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NGC 7654 (17,815 of 18,816)


oc gc pln bn dn gx gxcl ast aka lost




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Cassiopeia Salt-and-Pepper

NGC 7654, Cl Collinder 455, C 2322+613, OCISM 57, Ocl 260, COCD 512, Messier 52, Cassiopeia Salt-and-Pepper, h 2238, GC 4957

RA: 23h 24m 48s
Dec: +61° 35′ 0″

Con: Cassiopeia
Ch: MSA:1070, U2:15, SA:3

Ref: SIMBAD, Collinder (1931), DAML02, Archinal&Hynes (2003)

(reference key)

Type: open cluster, 22r

Mag: B=?, V=6.9

Size: 15′
PA: ?

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Photos  (2)

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History and Accurate Positions for the NGC/IC Objects (Corwin 2004)

NGC 7654 = M 52. The NGC position (from JH) is for SAO 20606, west of the cluster itself. The cluster has a tight core of perhaps a dozen stars, but this is not at the geometrical center of the cluster. Hence, I've listed two positions in the table. Take whichever one seems appropriate to you.

Historical observations

William Herschel (c.1784)

In the Appendix to the 1912 'Scientific Papers of Sir William Herschel' this object is described as "1783, August 29. All resolved into unnumerable small stars without any suspicion of nebulosity. 7ft, 57 power. The sweeper, 30 power, shews nebulosity, the stars being too obscure to be distinguished with its light tho' considerable. 1805, December 23, Review. Large 10 feet. This is a cluster of pretty condensed stars of different sizes. It is situated in a very rich part of the heavens and can hardly be called insulated, it may only be a very condensed part of the Milky Way which is here much divided and scattered. It is however so far drawn together with some accumulation that it may be called a cluster of the third order."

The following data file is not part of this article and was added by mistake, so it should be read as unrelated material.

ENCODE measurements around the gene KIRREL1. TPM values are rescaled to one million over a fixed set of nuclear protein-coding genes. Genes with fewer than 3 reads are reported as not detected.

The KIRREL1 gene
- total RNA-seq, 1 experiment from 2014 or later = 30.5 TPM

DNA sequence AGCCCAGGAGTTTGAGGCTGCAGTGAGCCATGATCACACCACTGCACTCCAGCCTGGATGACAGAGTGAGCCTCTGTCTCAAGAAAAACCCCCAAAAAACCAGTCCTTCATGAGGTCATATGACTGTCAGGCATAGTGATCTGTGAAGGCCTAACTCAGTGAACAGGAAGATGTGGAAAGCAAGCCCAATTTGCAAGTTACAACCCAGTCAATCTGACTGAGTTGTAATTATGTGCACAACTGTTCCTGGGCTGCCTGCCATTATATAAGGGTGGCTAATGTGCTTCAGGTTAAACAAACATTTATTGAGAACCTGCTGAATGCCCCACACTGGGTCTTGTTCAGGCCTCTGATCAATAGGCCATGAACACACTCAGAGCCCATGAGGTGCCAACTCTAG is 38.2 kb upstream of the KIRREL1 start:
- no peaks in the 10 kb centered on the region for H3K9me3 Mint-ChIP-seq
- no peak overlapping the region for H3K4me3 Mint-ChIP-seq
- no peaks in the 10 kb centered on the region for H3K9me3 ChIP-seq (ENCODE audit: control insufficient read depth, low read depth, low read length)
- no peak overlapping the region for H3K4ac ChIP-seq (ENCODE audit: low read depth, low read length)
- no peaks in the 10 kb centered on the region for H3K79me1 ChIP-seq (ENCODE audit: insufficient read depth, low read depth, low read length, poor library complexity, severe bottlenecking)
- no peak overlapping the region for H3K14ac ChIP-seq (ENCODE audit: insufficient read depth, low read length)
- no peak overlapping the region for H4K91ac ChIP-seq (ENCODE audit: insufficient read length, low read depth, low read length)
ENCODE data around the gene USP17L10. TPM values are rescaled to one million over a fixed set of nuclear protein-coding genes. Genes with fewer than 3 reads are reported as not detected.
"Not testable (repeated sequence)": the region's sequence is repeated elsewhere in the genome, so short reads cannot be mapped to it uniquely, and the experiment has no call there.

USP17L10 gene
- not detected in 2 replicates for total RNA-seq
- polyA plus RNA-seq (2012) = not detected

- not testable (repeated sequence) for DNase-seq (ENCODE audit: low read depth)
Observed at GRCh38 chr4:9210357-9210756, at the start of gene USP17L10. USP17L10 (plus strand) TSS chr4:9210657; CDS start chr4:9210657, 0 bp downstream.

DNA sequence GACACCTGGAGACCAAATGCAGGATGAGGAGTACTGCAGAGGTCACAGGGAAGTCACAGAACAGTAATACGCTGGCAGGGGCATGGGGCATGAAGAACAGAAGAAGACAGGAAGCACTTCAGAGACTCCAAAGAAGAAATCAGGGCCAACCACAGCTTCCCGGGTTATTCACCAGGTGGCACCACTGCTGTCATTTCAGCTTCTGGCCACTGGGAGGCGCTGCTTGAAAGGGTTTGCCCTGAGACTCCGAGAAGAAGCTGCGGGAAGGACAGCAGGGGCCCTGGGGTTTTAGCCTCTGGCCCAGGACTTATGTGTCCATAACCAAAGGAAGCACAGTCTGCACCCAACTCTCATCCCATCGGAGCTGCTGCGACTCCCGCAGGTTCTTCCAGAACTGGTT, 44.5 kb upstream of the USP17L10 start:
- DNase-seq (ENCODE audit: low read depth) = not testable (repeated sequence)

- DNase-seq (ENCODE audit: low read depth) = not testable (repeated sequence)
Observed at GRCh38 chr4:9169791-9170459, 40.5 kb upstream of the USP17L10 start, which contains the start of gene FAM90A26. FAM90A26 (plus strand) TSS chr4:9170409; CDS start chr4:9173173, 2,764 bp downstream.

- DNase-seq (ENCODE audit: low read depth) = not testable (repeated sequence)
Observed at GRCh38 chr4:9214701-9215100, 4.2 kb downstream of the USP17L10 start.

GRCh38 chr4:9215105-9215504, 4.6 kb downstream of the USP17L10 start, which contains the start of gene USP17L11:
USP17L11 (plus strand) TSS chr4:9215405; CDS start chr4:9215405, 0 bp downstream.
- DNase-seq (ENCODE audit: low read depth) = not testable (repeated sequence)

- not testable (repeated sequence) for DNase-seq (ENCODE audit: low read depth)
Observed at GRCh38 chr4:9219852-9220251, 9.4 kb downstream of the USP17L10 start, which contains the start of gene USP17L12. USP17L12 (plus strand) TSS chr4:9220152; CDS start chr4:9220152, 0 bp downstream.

Webb, T.W. (1893)

In the 5th edition of Webb's Celestial Objects for Common Telescopes it is described as "irregular with orange star, as is frequently the case."

Published comments

Trumpler, R.J. (1928)

(Lick Obs Bul, Vol 14, No. 420) gives the diameter as 13' and the class as 2 2 r.

Raab, S. (1922)

A research on open clusters. Lund Medd. Astron. Obs. Ser. II, 28, 1.

Discussed, based of F-A plates.

Doig, P. (1926)

"A Catalogue of Estimated Parallaxes of 112 Nebulae, Open clusters and Star Groups", Vol 36 (4), p 107-115.

"cluster in rich region." He gives the approx. diameter as 15 arcmin.

Doig, P. (1925)

Notes on the nebulae and clusters in Webb's 'Celestial Objects for Common Telescopes' (Sixth edition, Vol.ii). Part I. M.N.R.A.S., 35(5), 159.

Bailey, S.I. (1908)

"cluster, fairly condensed"

Bailey, S.I. (1908) A catalogue of bright stars and nebulae. Ann.Harv.Coll.Obs., 60(8), 199.

Sulentic & Tifft (1973)

The RNGC (Sulentic and Tifft 1973) notes that this is a 8.0 mag open cluster.

Modern observations

Harrington, Phil